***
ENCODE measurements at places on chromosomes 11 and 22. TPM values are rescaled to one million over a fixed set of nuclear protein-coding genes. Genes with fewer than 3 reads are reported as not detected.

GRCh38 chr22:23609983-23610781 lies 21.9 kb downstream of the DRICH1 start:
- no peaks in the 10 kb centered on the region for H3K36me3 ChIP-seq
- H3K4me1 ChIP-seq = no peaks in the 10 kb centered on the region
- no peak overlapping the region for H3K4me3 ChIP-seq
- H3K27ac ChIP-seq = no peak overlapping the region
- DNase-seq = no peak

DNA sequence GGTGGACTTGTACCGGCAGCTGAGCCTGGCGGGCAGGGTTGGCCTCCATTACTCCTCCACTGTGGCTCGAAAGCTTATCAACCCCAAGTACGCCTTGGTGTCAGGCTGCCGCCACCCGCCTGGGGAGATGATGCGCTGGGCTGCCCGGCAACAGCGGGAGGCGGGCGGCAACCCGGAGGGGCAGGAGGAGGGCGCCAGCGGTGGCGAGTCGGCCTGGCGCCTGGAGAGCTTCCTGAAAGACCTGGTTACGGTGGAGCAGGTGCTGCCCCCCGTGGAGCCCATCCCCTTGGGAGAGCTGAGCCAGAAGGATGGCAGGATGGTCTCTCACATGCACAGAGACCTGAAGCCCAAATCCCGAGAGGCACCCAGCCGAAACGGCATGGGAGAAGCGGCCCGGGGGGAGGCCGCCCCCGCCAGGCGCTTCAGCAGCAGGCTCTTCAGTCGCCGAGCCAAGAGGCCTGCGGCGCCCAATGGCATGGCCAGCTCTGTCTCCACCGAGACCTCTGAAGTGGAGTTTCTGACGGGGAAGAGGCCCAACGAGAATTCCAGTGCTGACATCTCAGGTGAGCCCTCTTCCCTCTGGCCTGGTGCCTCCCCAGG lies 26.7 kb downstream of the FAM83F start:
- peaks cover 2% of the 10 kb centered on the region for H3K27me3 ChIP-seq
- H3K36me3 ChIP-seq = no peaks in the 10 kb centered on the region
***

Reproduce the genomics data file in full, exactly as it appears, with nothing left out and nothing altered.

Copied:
ENCODE measurements at places on chromosomes 11 and 22. TPM values are rescaled to one million over a fixed set of nuclear protein-coding genes. Genes with fewer than 3 reads are reported as not detected.

GRCh38 chr22:23609983-23610781 lies 21.9 kb downstream of the DRICH1 start:
- no peaks in the 10 kb centered on the region for H3K36me3 ChIP-seq
- H3K4me1 ChIP-seq = no peaks in the 10 kb centered on the region
- no peak overlapping the region for H3K4me3 ChIP-seq
- H3K27ac ChIP-seq = no peak overlapping the region
- DNase-seq = no peak

DNA sequence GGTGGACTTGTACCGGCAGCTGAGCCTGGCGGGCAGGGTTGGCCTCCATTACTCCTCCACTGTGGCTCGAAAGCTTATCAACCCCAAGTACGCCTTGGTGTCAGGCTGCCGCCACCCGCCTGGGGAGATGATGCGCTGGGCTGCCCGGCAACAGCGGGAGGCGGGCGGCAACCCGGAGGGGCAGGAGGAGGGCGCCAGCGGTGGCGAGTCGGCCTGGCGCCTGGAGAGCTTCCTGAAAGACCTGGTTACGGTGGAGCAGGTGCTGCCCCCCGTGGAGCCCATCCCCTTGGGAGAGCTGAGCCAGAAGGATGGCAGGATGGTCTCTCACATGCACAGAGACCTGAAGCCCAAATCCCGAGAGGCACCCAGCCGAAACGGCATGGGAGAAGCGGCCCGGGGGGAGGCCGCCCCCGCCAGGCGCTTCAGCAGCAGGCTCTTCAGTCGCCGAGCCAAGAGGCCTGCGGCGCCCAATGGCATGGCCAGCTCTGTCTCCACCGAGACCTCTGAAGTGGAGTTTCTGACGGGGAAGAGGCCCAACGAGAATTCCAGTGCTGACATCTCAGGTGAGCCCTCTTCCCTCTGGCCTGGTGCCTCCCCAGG lies 26.7 kb downstream of the FAM83F start:
- peaks cover 2% of the 10 kb centered on the region for H3K27me3 ChIP-seq
- H3K36me3 ChIP-seq = no peaks in the 10 kb centered on the region